ANTITRUST & AMATEUR SPORTS

ABA program examines suit threatening NCAA ‘amateurism’

With Monday night’s (Jan. 7) national championship game capping off the college football season and another crop of elite athletes forgoing their scholarships for NFL contracts, the ABA program Alston v. NCAA: Will “Amateurism” Survive examines the debate over amateurism in college athletics. The topic is the subject of a January 8 teleconference that explores whether the case violates antitrust laws.

In 2015, the Ninth Circuit overturned a 2014 ruling by U.S. District Court Chief Judge Claudia Wilken, in O’Bannon v. NCAA, that would have eroded the NCAA’s principle of “amateurism.”  Former UCLA basketball player Ed O’Bannon filed a lawsuit in 2009 claiming that the NCAA was illegally using basketball and football players’ images in video games without paying them. Wilkin ruled that the NCAA’s rules and bylaws operate as an unreasonable restraint of trade, in violation of antitrust law. The Ninth Circuit agreed with Judge Wilken that “the NCAA’s compensation rules were an unlawful restraint of trade.” But two of the three judges also concluded that preserving amateurism was an important goal and that any compensation athletes might receive had to be related to education. Both sides appealed the Ninth Circuit ruling to the Supreme Court, which refused in October 2016 to hear the case.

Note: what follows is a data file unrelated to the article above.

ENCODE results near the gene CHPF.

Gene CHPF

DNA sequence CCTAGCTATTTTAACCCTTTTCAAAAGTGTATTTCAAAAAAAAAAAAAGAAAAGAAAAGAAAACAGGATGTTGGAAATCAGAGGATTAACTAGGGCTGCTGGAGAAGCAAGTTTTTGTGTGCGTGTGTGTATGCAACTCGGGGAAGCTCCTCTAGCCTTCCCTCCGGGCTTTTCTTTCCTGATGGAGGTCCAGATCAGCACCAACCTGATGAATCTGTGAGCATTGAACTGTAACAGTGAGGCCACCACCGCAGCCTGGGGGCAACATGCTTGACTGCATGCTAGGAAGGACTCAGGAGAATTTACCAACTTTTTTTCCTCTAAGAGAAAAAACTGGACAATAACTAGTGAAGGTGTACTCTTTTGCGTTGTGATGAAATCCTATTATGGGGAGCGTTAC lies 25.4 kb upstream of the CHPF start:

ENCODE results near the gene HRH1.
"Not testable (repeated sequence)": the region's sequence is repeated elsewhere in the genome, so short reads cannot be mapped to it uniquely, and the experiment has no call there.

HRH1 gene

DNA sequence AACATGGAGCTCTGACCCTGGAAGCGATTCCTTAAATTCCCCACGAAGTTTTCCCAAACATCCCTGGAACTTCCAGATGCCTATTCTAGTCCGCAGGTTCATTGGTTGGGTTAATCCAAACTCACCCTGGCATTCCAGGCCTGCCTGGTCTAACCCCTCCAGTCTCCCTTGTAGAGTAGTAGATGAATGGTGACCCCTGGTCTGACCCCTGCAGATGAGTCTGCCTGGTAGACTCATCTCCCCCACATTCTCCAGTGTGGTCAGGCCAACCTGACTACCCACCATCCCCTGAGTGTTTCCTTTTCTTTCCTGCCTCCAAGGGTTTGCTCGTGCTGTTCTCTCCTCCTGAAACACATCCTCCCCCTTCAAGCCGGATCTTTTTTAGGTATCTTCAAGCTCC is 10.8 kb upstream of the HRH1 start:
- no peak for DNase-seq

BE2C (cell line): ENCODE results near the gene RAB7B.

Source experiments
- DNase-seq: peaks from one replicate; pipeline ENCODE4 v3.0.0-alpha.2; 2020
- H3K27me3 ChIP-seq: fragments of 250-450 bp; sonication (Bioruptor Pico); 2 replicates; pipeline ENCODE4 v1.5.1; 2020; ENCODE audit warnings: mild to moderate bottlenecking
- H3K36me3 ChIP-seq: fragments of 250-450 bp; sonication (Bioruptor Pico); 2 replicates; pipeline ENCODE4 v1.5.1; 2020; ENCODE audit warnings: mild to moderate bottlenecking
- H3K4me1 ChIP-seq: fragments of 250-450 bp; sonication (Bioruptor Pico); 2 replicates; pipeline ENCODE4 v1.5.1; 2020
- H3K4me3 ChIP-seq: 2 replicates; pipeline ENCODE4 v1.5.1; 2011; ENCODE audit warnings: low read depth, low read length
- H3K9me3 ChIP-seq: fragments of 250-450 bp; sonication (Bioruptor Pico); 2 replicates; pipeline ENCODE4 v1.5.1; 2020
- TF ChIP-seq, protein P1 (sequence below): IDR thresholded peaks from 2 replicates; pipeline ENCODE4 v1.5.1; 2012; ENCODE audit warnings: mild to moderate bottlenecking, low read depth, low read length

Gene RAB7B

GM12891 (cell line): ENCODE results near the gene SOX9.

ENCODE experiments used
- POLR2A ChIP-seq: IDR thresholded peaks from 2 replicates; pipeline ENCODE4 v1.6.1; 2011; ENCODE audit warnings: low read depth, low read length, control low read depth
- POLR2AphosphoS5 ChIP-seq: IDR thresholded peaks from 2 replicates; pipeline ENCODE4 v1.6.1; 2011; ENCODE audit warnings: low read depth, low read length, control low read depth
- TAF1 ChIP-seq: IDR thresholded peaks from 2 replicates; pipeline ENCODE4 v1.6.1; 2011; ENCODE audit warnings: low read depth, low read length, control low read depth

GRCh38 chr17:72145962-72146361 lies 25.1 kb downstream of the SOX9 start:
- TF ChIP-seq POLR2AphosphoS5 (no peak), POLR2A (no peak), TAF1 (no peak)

Judge Wilken is now faced with ruling on the question of whether the NCAA’s amateurism rules are unlawful in Alston v. NCAA, which went to trial last September in Oakland, Calif. The plaintiffs — former West Virginia football player Shawne Alston and University of California basketball player Justine Hartman — contend the rules capping scholarships violate federal antitrust laws and want the cap removed. The NCAA counters that the caps are essential to protecting amateurism in college athletics.

The outcome of the case could change the future of college sports, essentially turning college recruiting into a bidding war where conferences and colleges can make their own rules about how much scholarship money to award student-athletes.

The program is sponsored by the Section of Antitrust Law. Joining program moderator Bryan Bloom, New York Assistant Attorney General, are professors of law Michael Carrier, Rutgers Law School; Gabe Feldman, Tulane Law School; Maureen Weston, Pepperdine Law School; and attorney Sathya Gosselin, Hausfeld LLP.

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